Gunnar Morling is a software engineer and open-source enthusiast by heart. He’s leading the Debezium project, a tool for change data capture (CDC). As part of the Hibernate team, he contributes to Hibernate Validator, Search and OGM. Gunnar is the spec lead for Bean Validation 2.0 (JSR 380) and the founder of the MapStruct project. Prior to joining Red Hat, he worked on a wide range of Java EE projects in the logistics and retail industries. He’s based in Hamburg, Germany.
Debezium (noun | de·be·zi·um | /dɪ:ˈbɪ:ziːəm/) - Secret Sauce for Change Data Capture
Streaming changes from your datastore enables you to solve multiple challenges: synchronizing data between microservices, maintaining different read models in a CQRS-style architecture, updating caches and full-text indexes, and feeding operational data to your analytics tools.
Join this session to learn what change data capture (CDC) is about and how it can be implemented using Debezium, an open-source CDC solution based on Apache Kafka. Find out how Debezium captures all the changes from datastores such as MySQL, PostgreSQL and MongoDB, how to react to the change events in near real-time, and how Debezium is designed to not compromise on data correctness and completeness also if things go wrong.
In a live demo we'll show how to set up a change data stream out of your application's database, without any code changes needed. You'll see how to sink the change events into other databases and how to push data changes to your clients using WebSockets.
This two-part Java based workshop explores practices for defining the right boundaries between microservices, followed by ways to exchange data across these boundaries.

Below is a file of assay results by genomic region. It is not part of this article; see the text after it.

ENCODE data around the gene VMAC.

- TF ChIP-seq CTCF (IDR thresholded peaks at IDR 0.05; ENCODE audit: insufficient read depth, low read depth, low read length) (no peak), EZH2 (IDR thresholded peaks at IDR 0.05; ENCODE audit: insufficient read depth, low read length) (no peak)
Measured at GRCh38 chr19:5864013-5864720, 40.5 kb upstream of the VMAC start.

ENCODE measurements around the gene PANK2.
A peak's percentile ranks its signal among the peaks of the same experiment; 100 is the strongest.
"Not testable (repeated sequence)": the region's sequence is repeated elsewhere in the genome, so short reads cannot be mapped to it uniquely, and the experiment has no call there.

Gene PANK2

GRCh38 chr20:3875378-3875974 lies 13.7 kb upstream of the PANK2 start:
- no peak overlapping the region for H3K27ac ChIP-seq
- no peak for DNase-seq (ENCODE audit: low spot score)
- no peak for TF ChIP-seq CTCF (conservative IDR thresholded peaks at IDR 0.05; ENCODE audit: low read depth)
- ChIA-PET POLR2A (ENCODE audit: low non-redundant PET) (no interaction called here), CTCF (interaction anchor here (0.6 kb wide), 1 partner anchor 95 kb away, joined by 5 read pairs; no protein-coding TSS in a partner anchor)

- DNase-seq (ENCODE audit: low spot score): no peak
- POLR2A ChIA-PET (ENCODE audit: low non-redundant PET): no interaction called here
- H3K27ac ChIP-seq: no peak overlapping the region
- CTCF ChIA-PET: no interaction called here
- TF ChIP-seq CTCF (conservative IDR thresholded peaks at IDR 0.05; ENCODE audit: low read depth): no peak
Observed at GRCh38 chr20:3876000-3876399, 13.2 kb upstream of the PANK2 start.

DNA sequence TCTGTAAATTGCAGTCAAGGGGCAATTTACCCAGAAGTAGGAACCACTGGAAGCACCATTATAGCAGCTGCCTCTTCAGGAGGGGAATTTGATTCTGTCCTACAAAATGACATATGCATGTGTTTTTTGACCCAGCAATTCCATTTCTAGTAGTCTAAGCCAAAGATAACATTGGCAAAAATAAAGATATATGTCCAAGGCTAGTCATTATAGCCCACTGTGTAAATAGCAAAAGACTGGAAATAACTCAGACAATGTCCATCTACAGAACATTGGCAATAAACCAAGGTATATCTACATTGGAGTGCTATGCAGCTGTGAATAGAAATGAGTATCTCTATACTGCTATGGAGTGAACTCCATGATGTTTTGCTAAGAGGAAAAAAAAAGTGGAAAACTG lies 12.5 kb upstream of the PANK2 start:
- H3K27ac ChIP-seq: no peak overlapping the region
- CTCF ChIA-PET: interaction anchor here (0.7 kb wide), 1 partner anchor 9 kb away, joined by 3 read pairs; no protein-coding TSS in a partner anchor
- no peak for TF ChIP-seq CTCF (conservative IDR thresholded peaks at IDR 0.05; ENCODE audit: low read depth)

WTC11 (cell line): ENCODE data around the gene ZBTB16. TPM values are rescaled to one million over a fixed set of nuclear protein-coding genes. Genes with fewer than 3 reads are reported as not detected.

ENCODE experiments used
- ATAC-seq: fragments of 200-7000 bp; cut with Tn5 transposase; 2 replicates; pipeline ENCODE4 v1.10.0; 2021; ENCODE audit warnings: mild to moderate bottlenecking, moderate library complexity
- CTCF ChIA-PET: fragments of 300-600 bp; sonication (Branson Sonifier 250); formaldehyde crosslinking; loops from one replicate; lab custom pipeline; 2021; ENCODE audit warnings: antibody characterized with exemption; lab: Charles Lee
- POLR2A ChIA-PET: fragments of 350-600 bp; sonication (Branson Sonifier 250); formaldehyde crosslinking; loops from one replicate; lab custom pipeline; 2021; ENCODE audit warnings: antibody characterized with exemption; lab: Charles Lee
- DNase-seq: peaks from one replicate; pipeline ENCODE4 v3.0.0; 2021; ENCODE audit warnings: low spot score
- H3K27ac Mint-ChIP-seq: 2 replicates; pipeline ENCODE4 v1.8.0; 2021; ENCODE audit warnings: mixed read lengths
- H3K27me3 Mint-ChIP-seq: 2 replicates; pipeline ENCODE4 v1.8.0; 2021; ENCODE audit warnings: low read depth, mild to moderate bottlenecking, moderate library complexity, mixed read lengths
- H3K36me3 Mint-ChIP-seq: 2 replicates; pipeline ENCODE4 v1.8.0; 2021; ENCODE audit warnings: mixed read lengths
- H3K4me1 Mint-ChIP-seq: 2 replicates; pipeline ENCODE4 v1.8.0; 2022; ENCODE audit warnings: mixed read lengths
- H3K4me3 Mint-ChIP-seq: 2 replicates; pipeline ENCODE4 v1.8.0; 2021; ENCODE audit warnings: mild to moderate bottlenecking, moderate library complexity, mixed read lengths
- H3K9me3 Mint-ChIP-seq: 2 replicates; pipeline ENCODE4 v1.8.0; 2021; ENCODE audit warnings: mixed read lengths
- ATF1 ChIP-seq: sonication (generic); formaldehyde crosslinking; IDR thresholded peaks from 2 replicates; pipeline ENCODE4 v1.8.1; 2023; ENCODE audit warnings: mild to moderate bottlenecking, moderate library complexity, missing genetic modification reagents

Defining Service Boundaries With DDD
The first part of the workshop focuses on defining the borders between microservices. How to split up your big problem into clearly defined microservices. In real life everything is related, and seeing the individual trees in the big picture of the sprawling forest is challenging. This is where Domain Driven Design (DDD) comes to the rescue. After a short presentation about DDD, we’ll get hands-on with an actual problem to end up with a working program.
Data Streams to Cross Boundaries
In the second part we’ll discuss why microservices must avoid tight coupling and how they still can share data. Based on Kafka, Debezium and Kubernetes, our microservices will produce and consume data streams. We’ll also use change data capture to stream data changes directly out of a database, without any application changes needed. We’ll touch on how to set up Kafka clusters on OpenShift via the Strimzi project and how to monitor and tune them for performance and resilience.